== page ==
Skills training supports workers increasing efficiency and addressing lots of issues in the workplace but training doesn’t solve everything. Workers who have low level foundation skills can be assisted by their very own workplaces.
Think about the documents that are used in your workplace, are they straightforward and be easy to understand. Take some time to look at them and think about whether they could be made clearer. sometimes appalling written heading on a form can impede a worker’s progress. A quick correction can save time and money and improve the workplace as understanding of common documents.
What sorts of documents to people need to read at your workplace?
Legislation, standard operating procedures, instructions, forms… With a bit of thought document can be presented with graphics to illustrate text in a format that’s easier to access and understand.
Do the documents in your workplace use plain English?
Plain English focuses on a message and communicates that message simply and clearly it’s not about dumbing down documents or being overly simplistic, rather even complex documents can be written in a way that’s clear straightforward and uncluttered. Documents written in plain English should develop from a readers point of view. Look over your workplace forms and think about whether they are written with the reader in mind:
- Do the documents put the reader first?
- Do they have clear headings,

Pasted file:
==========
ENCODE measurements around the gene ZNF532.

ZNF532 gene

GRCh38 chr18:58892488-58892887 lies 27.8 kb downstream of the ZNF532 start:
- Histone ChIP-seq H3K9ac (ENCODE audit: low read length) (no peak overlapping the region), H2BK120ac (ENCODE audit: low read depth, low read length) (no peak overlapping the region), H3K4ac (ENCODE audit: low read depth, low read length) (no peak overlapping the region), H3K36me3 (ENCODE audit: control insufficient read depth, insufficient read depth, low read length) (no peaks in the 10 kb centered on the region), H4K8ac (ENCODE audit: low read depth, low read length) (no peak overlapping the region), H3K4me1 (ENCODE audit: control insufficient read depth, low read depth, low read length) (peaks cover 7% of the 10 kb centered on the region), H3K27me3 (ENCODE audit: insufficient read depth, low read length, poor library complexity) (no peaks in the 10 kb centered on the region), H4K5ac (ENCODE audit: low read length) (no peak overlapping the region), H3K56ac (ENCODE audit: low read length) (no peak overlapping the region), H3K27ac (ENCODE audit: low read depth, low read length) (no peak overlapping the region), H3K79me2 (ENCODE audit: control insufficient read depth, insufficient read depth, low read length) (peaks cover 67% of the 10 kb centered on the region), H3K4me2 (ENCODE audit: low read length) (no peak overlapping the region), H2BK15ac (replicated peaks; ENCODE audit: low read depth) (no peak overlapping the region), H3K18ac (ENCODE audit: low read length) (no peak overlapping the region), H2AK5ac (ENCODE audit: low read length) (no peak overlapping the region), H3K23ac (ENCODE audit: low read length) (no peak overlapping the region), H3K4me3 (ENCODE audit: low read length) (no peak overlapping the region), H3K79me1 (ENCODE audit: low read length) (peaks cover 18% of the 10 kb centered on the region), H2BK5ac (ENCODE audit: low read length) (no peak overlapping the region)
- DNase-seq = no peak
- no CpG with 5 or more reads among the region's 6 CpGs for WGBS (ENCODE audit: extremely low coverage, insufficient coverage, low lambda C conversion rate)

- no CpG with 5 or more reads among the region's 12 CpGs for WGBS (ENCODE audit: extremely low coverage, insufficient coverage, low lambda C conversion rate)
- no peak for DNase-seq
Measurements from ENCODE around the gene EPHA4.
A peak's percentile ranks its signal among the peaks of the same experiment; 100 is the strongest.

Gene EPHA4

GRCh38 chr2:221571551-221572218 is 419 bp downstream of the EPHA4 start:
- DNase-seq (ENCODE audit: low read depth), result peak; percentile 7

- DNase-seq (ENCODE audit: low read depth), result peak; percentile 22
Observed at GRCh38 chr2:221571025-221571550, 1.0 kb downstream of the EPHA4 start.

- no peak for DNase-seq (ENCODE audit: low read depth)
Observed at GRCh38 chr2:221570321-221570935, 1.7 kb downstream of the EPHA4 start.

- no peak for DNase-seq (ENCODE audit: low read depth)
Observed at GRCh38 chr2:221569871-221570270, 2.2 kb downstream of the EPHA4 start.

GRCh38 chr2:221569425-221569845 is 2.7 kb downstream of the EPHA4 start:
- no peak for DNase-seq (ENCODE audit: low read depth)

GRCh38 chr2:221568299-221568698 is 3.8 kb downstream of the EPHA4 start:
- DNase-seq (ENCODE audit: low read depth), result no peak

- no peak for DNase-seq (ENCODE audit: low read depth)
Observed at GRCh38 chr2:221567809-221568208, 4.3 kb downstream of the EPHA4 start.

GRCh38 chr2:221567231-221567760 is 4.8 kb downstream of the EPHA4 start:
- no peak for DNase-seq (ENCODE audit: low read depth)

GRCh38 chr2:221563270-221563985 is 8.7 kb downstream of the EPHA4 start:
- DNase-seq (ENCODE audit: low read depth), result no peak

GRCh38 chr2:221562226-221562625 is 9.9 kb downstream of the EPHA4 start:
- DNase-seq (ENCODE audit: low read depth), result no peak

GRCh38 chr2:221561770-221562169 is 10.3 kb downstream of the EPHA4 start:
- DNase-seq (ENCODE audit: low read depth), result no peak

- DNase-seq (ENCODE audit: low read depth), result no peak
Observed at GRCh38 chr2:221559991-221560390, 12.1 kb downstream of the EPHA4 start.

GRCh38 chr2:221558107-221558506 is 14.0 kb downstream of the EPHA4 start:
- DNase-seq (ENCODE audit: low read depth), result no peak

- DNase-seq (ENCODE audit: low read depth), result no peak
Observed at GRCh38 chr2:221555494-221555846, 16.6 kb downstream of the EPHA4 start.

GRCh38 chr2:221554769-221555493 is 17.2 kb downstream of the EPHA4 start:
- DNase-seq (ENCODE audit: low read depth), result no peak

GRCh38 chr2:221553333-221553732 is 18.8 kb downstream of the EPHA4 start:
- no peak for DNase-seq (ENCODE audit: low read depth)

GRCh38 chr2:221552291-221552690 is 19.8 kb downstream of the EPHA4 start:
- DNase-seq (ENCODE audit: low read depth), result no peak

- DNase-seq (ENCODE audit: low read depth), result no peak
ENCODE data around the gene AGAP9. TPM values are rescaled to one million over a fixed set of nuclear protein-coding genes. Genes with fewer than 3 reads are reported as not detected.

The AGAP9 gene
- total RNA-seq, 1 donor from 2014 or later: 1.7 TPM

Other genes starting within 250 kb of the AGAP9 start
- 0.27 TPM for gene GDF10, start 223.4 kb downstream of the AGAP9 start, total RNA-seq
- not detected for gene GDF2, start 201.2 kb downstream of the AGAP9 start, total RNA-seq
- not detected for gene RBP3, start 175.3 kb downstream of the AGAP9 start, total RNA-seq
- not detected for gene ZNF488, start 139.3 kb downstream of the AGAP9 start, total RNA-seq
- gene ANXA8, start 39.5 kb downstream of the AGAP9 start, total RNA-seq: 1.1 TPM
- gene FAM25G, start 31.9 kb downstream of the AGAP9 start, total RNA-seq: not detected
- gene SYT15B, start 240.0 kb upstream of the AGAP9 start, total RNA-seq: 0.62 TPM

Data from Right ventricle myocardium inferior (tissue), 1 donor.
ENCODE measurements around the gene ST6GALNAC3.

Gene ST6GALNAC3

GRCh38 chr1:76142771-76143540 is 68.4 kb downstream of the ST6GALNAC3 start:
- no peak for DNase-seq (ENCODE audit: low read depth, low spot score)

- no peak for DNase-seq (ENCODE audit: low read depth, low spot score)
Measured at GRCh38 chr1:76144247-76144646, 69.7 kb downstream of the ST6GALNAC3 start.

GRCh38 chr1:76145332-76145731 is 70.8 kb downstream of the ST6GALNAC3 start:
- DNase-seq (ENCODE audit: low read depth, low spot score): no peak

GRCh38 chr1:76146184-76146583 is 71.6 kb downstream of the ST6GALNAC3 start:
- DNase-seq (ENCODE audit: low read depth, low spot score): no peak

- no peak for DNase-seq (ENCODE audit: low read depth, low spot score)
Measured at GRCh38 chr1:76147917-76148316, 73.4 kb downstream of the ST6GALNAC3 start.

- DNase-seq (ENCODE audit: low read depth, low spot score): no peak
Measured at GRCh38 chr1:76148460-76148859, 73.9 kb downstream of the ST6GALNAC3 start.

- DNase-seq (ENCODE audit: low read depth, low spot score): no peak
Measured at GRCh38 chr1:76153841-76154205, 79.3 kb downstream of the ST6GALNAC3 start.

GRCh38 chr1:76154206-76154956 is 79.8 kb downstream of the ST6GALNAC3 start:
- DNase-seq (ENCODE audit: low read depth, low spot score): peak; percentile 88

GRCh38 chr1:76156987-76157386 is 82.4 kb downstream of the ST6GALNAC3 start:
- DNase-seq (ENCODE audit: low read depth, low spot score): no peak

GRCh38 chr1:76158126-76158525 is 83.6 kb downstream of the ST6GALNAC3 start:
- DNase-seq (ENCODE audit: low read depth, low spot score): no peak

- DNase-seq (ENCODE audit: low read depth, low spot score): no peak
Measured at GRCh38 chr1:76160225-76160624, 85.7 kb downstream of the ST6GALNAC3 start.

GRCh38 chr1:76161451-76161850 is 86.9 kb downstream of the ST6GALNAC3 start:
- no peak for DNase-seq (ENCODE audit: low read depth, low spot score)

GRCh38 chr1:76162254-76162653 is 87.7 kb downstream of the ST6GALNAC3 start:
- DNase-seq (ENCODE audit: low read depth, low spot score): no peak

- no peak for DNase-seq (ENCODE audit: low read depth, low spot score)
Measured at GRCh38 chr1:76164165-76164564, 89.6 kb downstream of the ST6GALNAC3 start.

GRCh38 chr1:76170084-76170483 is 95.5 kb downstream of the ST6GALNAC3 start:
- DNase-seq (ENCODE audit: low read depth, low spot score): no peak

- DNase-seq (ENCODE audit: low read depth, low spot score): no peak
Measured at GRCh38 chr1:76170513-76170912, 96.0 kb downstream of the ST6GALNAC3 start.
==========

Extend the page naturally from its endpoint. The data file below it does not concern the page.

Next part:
- divide text into small chunks,
- prioritise information,
- use words that are easy to understand,
- use short sentences, and
- paragraphs the void jargon,
- Is the use of examples diagrams and graphics where helpful
There are lots of resources available to help you to make your documents more user-friendly. Just do a quick Google search on writing user-friendly documents.
It’s also useful to think about the words that you use when talking to staff, do the words to use really communicate clear messages. It’s a very common in workplaces to see people use words in a roundabout way for example people use phrases like: “she’ll be right”, “given up the ghost”, or
“hit the road running”. Some people grew up with euphemisms and colloquialisms like this and understand the real meaning behind them, but many are simply confused by them. “Don’t dilly dally” for example, is that really a clear instruction? It’s easy to say that someone could easily be confused by an instruction like this. Give some thought to your own communication and do your bit to model clear and effective messages!
If you are a trainer and found this article interesting, you may be interested in completing our TAELLN411 course for PD. It’s a short course designed to help you identify skill gaps in adults and train them to fill in these gaps. Why not take the TAELLN411 Address Adult LLN online course for VET Trainers.